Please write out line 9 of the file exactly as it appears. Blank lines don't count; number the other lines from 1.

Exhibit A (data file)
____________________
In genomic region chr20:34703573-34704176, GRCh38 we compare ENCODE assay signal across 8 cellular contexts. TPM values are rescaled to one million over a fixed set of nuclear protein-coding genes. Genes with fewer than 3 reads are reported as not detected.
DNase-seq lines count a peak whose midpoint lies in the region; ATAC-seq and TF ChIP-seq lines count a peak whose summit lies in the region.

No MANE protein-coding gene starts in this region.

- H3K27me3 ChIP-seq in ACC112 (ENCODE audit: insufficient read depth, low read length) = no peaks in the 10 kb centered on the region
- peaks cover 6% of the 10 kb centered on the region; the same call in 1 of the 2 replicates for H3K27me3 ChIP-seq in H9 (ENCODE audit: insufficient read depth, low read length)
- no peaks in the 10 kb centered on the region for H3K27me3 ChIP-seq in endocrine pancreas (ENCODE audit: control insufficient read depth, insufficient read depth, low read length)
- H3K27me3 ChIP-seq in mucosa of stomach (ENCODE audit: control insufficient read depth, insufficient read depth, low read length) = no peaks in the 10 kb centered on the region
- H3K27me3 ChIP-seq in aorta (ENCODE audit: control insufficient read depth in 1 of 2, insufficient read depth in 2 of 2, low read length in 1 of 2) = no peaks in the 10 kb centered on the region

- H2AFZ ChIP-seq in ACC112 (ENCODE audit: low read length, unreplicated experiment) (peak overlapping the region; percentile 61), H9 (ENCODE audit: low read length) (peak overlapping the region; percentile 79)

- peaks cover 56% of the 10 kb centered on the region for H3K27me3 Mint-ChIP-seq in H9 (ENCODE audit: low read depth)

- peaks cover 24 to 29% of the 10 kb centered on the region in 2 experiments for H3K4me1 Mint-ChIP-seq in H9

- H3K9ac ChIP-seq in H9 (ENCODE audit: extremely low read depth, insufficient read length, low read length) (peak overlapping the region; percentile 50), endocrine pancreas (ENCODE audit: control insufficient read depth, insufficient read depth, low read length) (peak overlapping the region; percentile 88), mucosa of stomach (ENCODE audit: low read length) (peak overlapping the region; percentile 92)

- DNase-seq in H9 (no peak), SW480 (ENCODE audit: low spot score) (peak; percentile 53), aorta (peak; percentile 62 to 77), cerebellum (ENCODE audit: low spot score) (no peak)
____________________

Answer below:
- H2AFZ ChIP-seq in ACC112 (ENCODE audit: low read length, unreplicated experiment) (peak overlapping the region; percentile 61), H9 (ENCODE audit: low read length) (peak overlapping the region; percentile 79)